However, with the outbreak of the First World War, Hogan’s ambitions of Olympic glory evaporated as the games were cancelled. The cancellation of the Olympics was not the only logistical problem that the start of the conflict caused for Hogan, he also found himself stuck in Austria-Hungary when the violence began, an Englishman in the middle of ‘enemy’ territory. Days later he was arrested as a foreign national, negotiating passage back to the United Kingdom for his wife and children in March 1915 while he was rescued by the intervention of the British vice-president of Budapest club MTK, Baron Dirstay, who took Hogan on as coach in order to prevent him being taken to a prisoner of war camp.

Enchanted with the stylish, flowing way in which football was played in Central Europe, Hogan didn’t attempt to change the philosophy of his players at MTK, but rather made gradual improvements to their tactical understanding and technical proficiency. Hogan’s methodology reaped great rewards, MTK winning the 1917 and 1918 titles playing widely lauded football under his stewardship before he eventually headed back to Britain following the conclusion of hostilities in Europe.

The 'Mighty Magyars'

His time in Hungary may have been relatively fleeting, but it is Hogan’s philosophy and methods that are held to be the blueprint for the great Hungarian side of the 1950s, the Mighty Magyars who inflicted that painful defeat on England in the bitter winter of 1953. The thoughtful ethos of short passing and fast movement off the ball was one which stuck with Hungarian football for several generations, an aesthetic style that Hogan had championed. He was a true footballing revolutionary.


On his return home Hogan was treated extremely poorly by an English FA that viewed him with great suspicion and refused to listen to his ideas. As Norman Fox described in a Guardian piece from 2003:

‘When the war ended he returned to England and was told that men who had suffered financially as a result of the war could claim £200 from the FA. He was almost destitute but when he went to London the secretary, Francis Wall, opened a cupboard and offered him a pair of khaki socks. “We sent these to the boys at the front and they were grateful.” The unsubtle message was: “Traitor”.’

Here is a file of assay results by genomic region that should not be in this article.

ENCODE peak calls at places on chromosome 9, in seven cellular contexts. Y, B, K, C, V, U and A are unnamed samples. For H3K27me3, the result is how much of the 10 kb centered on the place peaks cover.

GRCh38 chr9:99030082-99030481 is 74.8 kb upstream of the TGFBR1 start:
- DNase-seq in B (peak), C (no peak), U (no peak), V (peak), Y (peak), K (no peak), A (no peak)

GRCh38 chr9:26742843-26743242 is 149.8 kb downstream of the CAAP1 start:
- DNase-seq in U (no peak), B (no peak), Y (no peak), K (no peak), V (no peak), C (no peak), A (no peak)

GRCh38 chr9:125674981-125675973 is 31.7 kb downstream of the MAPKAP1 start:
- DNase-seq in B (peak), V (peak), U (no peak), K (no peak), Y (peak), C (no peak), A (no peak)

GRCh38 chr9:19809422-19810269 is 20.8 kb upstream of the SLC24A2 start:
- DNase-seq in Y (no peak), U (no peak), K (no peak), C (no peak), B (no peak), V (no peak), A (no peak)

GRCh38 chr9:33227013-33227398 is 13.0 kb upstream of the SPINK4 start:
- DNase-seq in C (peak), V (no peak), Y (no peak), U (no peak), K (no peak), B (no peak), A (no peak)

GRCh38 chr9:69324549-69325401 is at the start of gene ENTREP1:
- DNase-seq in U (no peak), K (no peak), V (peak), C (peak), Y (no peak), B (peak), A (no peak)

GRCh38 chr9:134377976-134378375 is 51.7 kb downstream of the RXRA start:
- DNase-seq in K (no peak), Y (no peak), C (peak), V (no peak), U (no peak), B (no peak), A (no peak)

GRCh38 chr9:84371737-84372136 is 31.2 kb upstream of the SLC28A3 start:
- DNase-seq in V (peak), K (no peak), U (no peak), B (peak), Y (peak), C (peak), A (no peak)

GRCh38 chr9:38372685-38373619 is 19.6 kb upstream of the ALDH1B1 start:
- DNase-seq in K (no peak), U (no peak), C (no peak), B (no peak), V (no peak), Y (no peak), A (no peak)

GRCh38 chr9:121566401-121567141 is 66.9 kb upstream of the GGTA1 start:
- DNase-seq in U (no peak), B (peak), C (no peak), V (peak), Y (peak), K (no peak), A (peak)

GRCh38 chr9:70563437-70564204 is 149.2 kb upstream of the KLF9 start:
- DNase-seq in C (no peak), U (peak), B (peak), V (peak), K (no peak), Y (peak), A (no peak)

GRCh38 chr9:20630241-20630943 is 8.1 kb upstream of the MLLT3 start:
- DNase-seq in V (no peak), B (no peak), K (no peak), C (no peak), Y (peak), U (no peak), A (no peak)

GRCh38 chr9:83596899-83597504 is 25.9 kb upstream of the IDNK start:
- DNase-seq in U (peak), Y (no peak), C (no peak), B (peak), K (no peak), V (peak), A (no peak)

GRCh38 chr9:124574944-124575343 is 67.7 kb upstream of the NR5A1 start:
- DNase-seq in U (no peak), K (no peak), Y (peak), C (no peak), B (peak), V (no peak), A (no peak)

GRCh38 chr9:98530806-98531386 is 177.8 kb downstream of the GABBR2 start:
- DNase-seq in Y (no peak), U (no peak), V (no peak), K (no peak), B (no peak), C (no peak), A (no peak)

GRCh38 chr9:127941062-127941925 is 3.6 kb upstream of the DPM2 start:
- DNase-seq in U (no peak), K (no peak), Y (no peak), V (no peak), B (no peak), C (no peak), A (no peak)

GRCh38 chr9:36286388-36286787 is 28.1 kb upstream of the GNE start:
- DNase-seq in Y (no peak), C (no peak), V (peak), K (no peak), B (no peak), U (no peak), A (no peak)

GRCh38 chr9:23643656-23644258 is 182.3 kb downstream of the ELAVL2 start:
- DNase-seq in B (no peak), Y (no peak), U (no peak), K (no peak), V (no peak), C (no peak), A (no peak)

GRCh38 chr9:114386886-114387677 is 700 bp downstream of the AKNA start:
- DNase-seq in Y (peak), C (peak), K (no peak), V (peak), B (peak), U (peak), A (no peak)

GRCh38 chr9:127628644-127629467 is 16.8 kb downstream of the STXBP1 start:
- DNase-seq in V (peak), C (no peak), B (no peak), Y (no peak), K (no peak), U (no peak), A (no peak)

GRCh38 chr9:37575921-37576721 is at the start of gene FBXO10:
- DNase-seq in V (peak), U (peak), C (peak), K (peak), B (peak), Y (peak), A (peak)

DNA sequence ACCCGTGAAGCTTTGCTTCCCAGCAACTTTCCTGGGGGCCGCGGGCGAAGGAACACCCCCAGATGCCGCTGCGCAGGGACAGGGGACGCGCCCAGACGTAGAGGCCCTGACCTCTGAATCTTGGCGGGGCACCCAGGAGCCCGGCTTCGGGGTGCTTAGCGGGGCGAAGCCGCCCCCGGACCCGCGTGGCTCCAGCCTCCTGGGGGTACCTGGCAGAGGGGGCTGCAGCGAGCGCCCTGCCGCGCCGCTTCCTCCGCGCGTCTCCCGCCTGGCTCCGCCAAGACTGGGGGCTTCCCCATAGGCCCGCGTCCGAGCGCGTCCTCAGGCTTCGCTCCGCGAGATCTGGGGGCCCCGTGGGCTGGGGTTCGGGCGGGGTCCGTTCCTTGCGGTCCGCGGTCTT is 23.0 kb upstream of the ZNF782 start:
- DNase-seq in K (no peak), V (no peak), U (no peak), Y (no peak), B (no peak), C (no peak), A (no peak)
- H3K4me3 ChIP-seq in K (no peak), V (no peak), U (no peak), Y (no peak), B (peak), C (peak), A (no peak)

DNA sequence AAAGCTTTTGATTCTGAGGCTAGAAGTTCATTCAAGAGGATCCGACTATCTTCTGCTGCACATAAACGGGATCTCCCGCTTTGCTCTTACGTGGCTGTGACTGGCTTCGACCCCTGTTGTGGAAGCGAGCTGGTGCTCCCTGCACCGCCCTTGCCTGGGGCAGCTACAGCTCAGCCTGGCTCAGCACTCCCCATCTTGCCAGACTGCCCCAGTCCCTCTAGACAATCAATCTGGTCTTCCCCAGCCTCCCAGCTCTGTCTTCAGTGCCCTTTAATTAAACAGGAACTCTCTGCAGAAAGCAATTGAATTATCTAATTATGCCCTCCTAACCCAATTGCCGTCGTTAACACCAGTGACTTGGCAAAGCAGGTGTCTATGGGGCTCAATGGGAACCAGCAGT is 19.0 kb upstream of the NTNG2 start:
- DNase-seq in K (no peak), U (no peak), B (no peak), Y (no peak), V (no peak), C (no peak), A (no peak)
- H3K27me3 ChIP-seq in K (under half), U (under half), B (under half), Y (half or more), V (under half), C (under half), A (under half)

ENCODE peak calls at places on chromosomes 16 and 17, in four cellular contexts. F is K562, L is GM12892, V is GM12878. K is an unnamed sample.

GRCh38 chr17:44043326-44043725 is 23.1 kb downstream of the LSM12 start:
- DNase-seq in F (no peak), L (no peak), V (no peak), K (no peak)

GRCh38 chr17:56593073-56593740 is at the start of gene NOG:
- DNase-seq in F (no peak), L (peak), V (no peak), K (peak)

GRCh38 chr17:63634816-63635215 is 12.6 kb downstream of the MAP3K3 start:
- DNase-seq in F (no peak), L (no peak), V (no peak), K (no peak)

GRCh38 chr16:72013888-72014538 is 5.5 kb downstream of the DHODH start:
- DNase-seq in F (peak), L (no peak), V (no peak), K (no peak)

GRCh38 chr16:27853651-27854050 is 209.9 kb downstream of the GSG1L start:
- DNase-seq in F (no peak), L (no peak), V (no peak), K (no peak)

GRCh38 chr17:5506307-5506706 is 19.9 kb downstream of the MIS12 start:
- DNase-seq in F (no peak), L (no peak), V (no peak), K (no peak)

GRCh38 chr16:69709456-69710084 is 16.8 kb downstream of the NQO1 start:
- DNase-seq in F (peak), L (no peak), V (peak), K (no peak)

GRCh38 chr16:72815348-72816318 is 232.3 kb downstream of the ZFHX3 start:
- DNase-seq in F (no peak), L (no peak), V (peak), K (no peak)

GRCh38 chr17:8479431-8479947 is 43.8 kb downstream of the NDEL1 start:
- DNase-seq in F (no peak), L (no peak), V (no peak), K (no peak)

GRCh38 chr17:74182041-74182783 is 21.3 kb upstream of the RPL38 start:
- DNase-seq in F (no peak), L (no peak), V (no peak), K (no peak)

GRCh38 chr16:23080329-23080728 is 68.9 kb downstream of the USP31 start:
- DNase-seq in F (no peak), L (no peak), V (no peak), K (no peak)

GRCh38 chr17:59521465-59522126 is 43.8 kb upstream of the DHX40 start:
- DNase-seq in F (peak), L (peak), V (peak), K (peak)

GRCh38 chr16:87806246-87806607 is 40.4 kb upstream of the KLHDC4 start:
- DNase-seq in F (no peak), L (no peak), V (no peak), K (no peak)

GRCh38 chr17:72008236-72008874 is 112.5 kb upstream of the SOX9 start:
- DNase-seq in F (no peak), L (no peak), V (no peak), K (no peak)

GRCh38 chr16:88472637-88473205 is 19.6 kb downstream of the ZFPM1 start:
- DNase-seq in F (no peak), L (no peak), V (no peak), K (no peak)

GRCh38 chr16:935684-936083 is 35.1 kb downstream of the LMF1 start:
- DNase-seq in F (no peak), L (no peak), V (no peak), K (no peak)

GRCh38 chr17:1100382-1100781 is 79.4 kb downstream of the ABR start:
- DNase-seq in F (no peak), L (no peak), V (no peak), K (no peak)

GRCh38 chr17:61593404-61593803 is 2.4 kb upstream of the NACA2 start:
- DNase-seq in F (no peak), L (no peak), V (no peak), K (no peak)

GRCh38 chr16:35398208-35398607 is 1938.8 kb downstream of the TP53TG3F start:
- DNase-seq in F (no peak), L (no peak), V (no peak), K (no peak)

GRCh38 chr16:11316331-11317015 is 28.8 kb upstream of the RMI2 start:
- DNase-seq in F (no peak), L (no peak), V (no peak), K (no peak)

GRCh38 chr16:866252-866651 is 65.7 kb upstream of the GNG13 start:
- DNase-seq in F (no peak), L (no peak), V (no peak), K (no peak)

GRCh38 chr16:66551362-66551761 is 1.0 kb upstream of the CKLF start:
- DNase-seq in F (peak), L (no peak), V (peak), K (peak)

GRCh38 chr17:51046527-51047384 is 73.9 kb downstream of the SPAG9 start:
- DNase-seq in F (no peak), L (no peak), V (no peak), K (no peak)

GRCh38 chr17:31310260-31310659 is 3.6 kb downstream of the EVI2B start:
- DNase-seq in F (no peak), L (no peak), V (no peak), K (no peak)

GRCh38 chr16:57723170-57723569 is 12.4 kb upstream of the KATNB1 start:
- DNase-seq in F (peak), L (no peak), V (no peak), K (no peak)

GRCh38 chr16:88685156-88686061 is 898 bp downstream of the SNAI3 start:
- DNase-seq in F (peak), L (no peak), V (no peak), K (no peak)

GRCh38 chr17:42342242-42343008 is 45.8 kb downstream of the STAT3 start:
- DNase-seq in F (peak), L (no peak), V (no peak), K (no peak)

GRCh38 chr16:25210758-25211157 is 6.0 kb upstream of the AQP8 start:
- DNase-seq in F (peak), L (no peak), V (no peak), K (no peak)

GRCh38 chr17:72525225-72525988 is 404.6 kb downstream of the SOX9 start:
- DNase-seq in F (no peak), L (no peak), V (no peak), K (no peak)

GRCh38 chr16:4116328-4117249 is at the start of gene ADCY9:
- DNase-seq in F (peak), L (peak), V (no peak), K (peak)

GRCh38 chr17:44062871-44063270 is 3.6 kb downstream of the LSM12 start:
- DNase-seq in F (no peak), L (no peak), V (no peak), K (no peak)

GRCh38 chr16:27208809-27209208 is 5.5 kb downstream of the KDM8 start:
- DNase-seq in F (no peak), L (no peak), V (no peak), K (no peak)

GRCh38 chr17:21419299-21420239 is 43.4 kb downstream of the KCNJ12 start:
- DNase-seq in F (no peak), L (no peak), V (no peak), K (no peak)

Incensed, Hogan departed him homeland once again, moving to Switzerland where he spent several years with Young Boys Berne before returning to MTK and then joining SC Dresden in Germany in 1925. Hogan toured German clubs on lecture tours, instructing players and coaches alike in tactical philosophies and When we think of Hogan his time in Germany is not what first spring to mind, but such was the impression that he left that, on his death in 1974, his son received a letter from the German Football Federation describing him as “the father of modern football in Germany”. Hogan’s singular influence on European football simply cannot be overestimated.

At the start of the 1930s, as the political situation in Germany became increasingly concerning, Hogan returned to Austria to work once again with his old friend Hugo Meisl. With the likes of the great Matthias Sindelar in the side, the Austrians undoubtedly had the talent to achieve great things but seemed to suffer from a crippling naivety and lack of self-confidence. It was Hogan who instilled the tactical intelligence that the side was lacking, employing a defensive yet fluid version of the W-M formation that was given its first outing against England at Stamford Bridge in December 1932. Austria may have lost that game 4-3, but the British press eulogised about the visitors, flooding newsprint with words praising the Austrian’s exceptional passing football and evidently superior technical ability. It was a defeat, but the legend of Hogan and Meisl’s Austrian Wunderteam had been born.

Hugo Meisl

Throughout the 1930s Austria thrilled Europe with the quick pass-and-move game that had been impressed upon them by Hogan, a style which instigated an ideological shift across much of the continent and, alongside the work of Herbert Chapman in England, gave tactics a far more elevated standing within the game.